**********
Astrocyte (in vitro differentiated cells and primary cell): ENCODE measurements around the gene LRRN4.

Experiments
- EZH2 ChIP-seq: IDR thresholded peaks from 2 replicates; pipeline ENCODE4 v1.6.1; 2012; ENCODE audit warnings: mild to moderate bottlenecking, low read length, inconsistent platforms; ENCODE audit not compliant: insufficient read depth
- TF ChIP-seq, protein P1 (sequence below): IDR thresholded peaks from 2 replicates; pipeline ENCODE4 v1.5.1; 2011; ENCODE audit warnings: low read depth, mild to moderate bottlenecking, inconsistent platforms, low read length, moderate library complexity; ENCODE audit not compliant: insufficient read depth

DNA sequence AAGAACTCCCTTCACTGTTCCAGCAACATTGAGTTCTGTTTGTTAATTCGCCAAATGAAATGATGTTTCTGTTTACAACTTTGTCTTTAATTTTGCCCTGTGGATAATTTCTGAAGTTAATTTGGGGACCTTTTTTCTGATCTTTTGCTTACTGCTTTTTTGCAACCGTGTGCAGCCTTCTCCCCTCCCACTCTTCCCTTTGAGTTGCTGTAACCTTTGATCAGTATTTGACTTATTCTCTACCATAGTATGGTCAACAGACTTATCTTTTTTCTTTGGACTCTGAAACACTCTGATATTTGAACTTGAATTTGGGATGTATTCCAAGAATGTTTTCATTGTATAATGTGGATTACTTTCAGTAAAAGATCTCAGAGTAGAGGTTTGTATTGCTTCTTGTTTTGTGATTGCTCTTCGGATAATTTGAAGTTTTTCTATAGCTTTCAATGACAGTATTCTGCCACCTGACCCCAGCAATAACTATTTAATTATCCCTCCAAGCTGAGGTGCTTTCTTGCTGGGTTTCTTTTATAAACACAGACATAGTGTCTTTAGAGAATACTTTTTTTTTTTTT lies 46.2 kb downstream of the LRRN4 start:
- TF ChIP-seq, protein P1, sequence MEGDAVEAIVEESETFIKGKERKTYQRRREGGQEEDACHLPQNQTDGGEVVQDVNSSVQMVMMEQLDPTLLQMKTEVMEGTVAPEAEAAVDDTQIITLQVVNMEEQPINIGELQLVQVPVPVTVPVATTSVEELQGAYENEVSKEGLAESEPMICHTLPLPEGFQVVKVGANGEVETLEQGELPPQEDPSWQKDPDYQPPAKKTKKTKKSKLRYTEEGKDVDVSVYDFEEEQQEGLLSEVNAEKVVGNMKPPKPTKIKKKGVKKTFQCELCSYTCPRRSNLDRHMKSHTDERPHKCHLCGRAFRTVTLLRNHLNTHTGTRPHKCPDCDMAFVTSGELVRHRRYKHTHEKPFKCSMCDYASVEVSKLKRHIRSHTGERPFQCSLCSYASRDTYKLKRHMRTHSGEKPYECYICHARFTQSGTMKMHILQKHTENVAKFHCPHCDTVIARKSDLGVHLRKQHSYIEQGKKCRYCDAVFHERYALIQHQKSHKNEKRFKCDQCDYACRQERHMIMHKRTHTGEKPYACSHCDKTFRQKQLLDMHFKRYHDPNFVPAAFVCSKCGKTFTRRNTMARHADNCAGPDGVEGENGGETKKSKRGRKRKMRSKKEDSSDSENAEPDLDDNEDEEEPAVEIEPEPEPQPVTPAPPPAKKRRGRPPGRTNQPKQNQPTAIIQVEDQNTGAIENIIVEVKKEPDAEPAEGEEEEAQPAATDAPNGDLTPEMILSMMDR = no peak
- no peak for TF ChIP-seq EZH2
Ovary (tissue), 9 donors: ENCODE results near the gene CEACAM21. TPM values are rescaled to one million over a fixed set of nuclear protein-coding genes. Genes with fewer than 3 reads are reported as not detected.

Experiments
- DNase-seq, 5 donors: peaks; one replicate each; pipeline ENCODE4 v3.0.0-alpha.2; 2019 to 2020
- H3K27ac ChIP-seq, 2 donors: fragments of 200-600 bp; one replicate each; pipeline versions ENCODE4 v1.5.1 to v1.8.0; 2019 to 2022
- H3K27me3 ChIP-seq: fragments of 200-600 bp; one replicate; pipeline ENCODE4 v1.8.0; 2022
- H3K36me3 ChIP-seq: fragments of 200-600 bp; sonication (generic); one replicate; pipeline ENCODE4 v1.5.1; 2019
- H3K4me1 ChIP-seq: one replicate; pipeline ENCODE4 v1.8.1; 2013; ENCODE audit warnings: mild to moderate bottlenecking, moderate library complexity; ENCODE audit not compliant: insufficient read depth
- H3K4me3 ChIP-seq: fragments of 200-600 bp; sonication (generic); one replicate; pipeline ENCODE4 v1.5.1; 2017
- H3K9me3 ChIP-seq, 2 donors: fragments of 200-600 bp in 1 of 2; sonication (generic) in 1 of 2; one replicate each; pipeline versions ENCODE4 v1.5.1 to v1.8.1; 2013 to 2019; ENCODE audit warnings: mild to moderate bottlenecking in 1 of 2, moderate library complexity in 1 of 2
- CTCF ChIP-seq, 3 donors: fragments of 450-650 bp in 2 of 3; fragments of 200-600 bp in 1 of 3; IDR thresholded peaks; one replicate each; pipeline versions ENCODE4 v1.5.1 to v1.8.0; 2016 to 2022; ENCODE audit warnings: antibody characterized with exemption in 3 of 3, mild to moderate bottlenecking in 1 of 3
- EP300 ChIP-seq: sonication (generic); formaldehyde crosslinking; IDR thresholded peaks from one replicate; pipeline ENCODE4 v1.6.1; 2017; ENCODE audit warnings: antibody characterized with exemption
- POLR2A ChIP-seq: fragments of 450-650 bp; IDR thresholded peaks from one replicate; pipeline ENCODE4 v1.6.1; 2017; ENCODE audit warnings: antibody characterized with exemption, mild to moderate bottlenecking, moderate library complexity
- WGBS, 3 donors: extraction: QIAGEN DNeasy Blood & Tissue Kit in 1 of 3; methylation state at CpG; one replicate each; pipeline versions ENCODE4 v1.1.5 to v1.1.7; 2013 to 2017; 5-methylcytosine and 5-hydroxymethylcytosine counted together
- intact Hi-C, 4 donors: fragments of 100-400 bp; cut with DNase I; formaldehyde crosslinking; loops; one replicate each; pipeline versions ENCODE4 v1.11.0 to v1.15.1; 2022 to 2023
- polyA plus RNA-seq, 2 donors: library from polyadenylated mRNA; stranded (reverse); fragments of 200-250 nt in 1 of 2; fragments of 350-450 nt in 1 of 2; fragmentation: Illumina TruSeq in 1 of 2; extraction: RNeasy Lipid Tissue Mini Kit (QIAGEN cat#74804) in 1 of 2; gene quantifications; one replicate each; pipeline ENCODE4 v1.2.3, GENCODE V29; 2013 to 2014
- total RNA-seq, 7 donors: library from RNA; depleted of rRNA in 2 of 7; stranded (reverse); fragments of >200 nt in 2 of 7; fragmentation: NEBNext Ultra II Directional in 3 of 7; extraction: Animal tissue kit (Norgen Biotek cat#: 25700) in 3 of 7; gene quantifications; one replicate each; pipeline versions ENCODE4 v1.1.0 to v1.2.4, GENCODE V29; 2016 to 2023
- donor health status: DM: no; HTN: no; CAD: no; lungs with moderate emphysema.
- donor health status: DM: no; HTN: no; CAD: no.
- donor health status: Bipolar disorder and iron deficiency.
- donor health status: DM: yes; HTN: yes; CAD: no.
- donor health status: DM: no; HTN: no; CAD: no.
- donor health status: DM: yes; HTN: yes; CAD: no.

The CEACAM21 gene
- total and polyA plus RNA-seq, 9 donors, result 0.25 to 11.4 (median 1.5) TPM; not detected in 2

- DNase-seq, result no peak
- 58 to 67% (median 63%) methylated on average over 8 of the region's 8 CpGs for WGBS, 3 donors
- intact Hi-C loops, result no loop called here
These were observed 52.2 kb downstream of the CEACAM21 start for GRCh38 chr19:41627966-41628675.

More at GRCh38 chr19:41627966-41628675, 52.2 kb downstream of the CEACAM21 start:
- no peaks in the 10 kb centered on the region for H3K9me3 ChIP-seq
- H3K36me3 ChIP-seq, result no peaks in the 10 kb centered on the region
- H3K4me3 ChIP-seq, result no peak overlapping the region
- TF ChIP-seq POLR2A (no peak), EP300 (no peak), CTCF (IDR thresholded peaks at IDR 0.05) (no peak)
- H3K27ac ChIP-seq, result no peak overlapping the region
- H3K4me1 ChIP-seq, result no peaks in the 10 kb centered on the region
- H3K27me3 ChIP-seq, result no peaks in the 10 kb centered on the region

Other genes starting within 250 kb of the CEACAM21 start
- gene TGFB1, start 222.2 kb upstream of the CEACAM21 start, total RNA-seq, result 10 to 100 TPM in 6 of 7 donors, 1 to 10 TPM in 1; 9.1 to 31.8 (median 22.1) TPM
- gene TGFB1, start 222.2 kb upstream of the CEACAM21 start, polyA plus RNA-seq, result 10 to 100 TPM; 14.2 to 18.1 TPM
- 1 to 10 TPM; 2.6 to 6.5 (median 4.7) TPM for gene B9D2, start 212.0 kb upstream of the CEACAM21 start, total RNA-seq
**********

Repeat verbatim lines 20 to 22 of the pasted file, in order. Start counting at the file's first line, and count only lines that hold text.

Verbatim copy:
- WGBS, 3 donors: extraction: QIAGEN DNeasy Blood & Tissue Kit in 1 of 3; methylation state at CpG; one replicate each; pipeline versions ENCODE4 v1.1.5 to v1.1.7; 2013 to 2017; 5-methylcytosine and 5-hydroxymethylcytosine counted together
- intact Hi-C, 4 donors: fragments of 100-400 bp; cut with DNase I; formaldehyde crosslinking; loops; one replicate each; pipeline versions ENCODE4 v1.11.0 to v1.15.1; 2022 to 2023
- polyA plus RNA-seq, 2 donors: library from polyadenylated mRNA; stranded (reverse); fragments of 200-250 nt in 1 of 2; fragments of 350-450 nt in 1 of 2; fragmentation: Illumina TruSeq in 1 of 2; extraction: RNeasy Lipid Tissue Mini Kit (QIAGEN cat#74804) in 1 of 2; gene quantifications; one replicate each; pipeline ENCODE4 v1.2.3, GENCODE V29; 2013 to 2014